Mark Levin Should Leave the Republican Party

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By Peter Wehner

peter_wehnerAnyone who listens to the radio talk-show host Mark Levin knows he’s become a harsh, nightly critic of the Republican Party. To understand just how harsh, you should listen to his monologue from the other day.

Mr. Levin begins by declaring he is “one inch away” from leaving the GOP. He goes on to accuse the Republican Party not simply of being wrong or misguided on this or that matter, but of being comprised of people who have told repeated lies and of being comprised of “damn liars.” He describes them as “losers” and a “bunch of children,” of being “munchkins, backbenchers, immature,” and of being “damn fools.” They are “pathetic, impotent, passive, childish, [and] self-defeating.” They are “dissembling, corrupt crony Republicans… who won’t even take a stand, who announce defeat, who announce surrender before the battle even ensues.” These “pathetic Republican sheep” do nothing more than “rubber stamp” what President Obama wants. And while he concedes the GOP won a huge midterm victory, he informs us that “this Republican Party had nothing to do with this landslide election.” (His listeners did.) In fact, the GOP is “in the throes of destroying itself.”

“What kind of party is this?” he asks. “What does this party stand for? It stands for nothing!”

In Levin’s telling, “The overwhelming majority of Republicans in the House and Senate voted for Obamacare, voted for amnesty, voted to violate the Constitution and violated their oaths of office and undermined the last election and undermined your franchise.” And then Levin adds this:

I will not participate in this scam. I will not participate in the dissolution of this Republic. I will not participate in the propaganda machine that has become the Republic Party and its mouthpieces and cheerleaders in the pseudo-conservative media. [Just the other day Levin referred to the Wall Street Journal’s superb editorial page as being “intellectually corrupt.”]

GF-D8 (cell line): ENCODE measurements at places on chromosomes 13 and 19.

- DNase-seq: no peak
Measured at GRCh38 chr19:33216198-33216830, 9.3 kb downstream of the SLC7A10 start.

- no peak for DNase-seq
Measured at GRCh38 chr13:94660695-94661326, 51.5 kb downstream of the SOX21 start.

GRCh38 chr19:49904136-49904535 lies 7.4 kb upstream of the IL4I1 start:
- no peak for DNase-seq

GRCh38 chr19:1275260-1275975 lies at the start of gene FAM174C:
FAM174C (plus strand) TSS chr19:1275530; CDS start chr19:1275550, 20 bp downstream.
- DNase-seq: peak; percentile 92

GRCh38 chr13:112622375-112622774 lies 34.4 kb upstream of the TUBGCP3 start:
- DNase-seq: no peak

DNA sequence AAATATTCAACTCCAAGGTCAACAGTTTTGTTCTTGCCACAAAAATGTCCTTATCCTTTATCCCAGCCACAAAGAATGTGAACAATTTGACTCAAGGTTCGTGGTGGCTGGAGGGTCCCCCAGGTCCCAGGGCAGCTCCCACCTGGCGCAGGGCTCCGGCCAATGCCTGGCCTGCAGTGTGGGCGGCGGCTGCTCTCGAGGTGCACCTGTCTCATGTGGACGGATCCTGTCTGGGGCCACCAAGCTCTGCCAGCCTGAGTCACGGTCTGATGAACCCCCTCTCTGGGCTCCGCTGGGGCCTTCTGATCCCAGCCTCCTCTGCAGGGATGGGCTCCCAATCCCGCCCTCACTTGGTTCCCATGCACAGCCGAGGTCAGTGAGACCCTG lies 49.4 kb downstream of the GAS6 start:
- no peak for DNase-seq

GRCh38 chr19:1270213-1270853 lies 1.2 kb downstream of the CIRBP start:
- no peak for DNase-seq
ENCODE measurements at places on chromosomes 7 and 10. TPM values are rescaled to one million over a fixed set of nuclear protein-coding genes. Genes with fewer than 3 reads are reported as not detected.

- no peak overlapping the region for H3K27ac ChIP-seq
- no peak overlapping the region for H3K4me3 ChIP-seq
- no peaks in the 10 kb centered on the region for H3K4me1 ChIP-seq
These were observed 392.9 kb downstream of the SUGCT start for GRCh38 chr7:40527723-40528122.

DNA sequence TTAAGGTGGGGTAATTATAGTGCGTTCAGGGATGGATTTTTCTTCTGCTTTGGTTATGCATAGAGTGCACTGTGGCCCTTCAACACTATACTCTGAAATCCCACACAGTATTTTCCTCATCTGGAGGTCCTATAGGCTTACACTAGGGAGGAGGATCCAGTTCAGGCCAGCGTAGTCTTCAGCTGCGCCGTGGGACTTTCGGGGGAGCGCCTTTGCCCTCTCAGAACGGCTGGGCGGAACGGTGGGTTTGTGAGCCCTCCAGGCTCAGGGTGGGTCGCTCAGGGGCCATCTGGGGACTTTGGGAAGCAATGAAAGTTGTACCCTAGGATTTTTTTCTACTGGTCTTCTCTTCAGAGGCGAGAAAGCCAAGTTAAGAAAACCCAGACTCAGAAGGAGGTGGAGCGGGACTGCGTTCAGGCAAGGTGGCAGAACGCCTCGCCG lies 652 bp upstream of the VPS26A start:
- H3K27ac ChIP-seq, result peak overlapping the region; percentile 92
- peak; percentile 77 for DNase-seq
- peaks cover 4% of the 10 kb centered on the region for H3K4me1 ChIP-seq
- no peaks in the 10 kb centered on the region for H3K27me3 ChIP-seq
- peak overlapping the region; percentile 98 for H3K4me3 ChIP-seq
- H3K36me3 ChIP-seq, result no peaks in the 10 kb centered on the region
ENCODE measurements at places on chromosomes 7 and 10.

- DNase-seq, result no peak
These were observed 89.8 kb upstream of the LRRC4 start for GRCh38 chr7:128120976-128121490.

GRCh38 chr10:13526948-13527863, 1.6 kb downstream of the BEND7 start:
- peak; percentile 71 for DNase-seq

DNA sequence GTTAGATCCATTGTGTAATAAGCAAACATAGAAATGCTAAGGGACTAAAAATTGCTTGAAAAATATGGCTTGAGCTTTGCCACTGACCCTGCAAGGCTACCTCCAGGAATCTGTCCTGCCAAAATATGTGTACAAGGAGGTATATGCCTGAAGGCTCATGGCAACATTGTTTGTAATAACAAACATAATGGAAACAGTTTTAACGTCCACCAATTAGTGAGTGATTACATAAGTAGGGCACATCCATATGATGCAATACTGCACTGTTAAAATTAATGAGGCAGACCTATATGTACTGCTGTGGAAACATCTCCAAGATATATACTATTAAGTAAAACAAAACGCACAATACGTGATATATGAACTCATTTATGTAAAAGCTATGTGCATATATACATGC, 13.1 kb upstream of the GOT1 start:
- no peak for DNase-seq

It seems to me, then, that Mr. Levin, if he believes what he’s saying–and what he’s saying is fairly representative of his nightly commentary–not only should leave the GOP; he’s morally compelled to do so. How on earth can he justify being part of what he deems to be a thoroughly corrupt, craven, unprincipled, and unconstitutional party?

He can’t. And so for his own sake, in order to uphold his own integrity, Levin should go the extra inch and publicly declare he is no longer a Republican and that he no longer speaks for Republicans. I believe in the politics of addition rather than subtraction, but in this case the differences are too deep and irreconcilable. The threats to split are becoming tiresome. He needs to find, or create, a party that represents his views, his philosophy, his style, his tone, his approach. It may help to think of Mr. Levin as being to today’s right what the political activist Howard Phillips was to the right of an earlier generation. (“In 1974, Mr. Phillips also left the GOP, fed up with its continuing failure to carry out anything resembling policies comporting with Mr. Phillips’ understanding of philosophical conservatism,” according to this story in the Washington Times.)

Mark Levin would be better (and his blood pressure would certainly be lower) if he were free of the GOP. And a few people might argue that the GOP would be better if it were free of him.

Peter Wehner is a senior fellow at the Ethics and Public Policy Center. Previously he worked in the administrations of Ronald Reagan, George H.W. Bush, and George W. Bush. In the last of which, he served as deputy assistant to the president.

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